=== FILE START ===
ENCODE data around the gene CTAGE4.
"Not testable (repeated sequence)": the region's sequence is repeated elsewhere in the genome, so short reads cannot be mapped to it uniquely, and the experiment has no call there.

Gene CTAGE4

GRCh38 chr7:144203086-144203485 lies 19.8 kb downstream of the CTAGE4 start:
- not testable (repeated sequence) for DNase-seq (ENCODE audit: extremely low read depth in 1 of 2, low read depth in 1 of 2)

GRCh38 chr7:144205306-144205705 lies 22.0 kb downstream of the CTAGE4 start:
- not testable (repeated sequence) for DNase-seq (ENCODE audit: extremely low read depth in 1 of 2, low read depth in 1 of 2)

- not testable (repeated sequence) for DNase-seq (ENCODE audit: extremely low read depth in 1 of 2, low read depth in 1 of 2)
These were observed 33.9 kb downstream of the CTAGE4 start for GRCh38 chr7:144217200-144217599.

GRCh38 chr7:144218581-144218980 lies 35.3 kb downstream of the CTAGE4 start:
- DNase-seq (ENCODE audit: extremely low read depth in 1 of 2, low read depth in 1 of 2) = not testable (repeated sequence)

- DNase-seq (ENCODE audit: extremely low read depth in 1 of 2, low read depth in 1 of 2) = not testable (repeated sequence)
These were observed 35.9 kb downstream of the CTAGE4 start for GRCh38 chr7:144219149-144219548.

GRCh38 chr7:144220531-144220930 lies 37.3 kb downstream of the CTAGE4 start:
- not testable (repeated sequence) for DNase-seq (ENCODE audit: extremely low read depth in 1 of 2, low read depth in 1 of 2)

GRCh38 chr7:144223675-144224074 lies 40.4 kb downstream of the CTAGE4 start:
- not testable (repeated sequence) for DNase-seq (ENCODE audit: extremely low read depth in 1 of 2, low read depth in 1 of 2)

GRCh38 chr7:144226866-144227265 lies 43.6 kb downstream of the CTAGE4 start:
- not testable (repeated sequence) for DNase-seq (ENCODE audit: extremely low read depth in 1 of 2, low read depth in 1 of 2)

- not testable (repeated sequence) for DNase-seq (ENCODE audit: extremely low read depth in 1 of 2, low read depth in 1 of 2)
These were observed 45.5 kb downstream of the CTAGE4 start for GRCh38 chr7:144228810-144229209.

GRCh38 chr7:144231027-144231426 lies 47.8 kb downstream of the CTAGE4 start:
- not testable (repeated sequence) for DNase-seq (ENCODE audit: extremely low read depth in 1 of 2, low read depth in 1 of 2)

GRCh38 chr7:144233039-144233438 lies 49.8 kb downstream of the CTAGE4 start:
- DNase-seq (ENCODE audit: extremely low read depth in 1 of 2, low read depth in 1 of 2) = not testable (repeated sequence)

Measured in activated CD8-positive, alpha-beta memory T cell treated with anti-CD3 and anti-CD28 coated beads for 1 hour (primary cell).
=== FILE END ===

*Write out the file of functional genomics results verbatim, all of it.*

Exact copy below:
ENCODE data around the gene CTAGE4.
"Not testable (repeated sequence)": the region's sequence is repeated elsewhere in the genome, so short reads cannot be mapped to it uniquely, and the experiment has no call there.

Gene CTAGE4

GRCh38 chr7:144203086-144203485 lies 19.8 kb downstream of the CTAGE4 start:
- not testable (repeated sequence) for DNase-seq (ENCODE audit: extremely low read depth in 1 of 2, low read depth in 1 of 2)

GRCh38 chr7:144205306-144205705 lies 22.0 kb downstream of the CTAGE4 start:
- not testable (repeated sequence) for DNase-seq (ENCODE audit: extremely low read depth in 1 of 2, low read depth in 1 of 2)

- not testable (repeated sequence) for DNase-seq (ENCODE audit: extremely low read depth in 1 of 2, low read depth in 1 of 2)
These were observed 33.9 kb downstream of the CTAGE4 start for GRCh38 chr7:144217200-144217599.

GRCh38 chr7:144218581-144218980 lies 35.3 kb downstream of the CTAGE4 start:
- DNase-seq (ENCODE audit: extremely low read depth in 1 of 2, low read depth in 1 of 2) = not testable (repeated sequence)

- DNase-seq (ENCODE audit: extremely low read depth in 1 of 2, low read depth in 1 of 2) = not testable (repeated sequence)
These were observed 35.9 kb downstream of the CTAGE4 start for GRCh38 chr7:144219149-144219548.

GRCh38 chr7:144220531-144220930 lies 37.3 kb downstream of the CTAGE4 start:
- not testable (repeated sequence) for DNase-seq (ENCODE audit: extremely low read depth in 1 of 2, low read depth in 1 of 2)

GRCh38 chr7:144223675-144224074 lies 40.4 kb downstream of the CTAGE4 start:
- not testable (repeated sequence) for DNase-seq (ENCODE audit: extremely low read depth in 1 of 2, low read depth in 1 of 2)

GRCh38 chr7:144226866-144227265 lies 43.6 kb downstream of the CTAGE4 start:
- not testable (repeated sequence) for DNase-seq (ENCODE audit: extremely low read depth in 1 of 2, low read depth in 1 of 2)

- not testable (repeated sequence) for DNase-seq (ENCODE audit: extremely low read depth in 1 of 2, low read depth in 1 of 2)
These were observed 45.5 kb downstream of the CTAGE4 start for GRCh38 chr7:144228810-144229209.

GRCh38 chr7:144231027-144231426 lies 47.8 kb downstream of the CTAGE4 start:
- not testable (repeated sequence) for DNase-seq (ENCODE audit: extremely low read depth in 1 of 2, low read depth in 1 of 2)

GRCh38 chr7:144233039-144233438 lies 49.8 kb downstream of the CTAGE4 start:
- DNase-seq (ENCODE audit: extremely low read depth in 1 of 2, low read depth in 1 of 2) = not testable (repeated sequence)

Measured in activated CD8-positive, alpha-beta memory T cell treated with anti-CD3 and anti-CD28 coated beads for 1 hour (primary cell).